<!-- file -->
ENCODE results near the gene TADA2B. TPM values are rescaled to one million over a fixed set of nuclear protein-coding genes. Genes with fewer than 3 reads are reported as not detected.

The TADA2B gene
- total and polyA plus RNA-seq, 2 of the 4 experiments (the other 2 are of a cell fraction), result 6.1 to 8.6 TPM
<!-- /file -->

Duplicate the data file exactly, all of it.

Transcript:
ENCODE results near the gene TADA2B. TPM values are rescaled to one million over a fixed set of nuclear protein-coding genes. Genes with fewer than 3 reads are reported as not detected.

The TADA2B gene
- total and polyA plus RNA-seq, 2 of the 4 experiments (the other 2 are of a cell fraction), result 6.1 to 8.6 TPM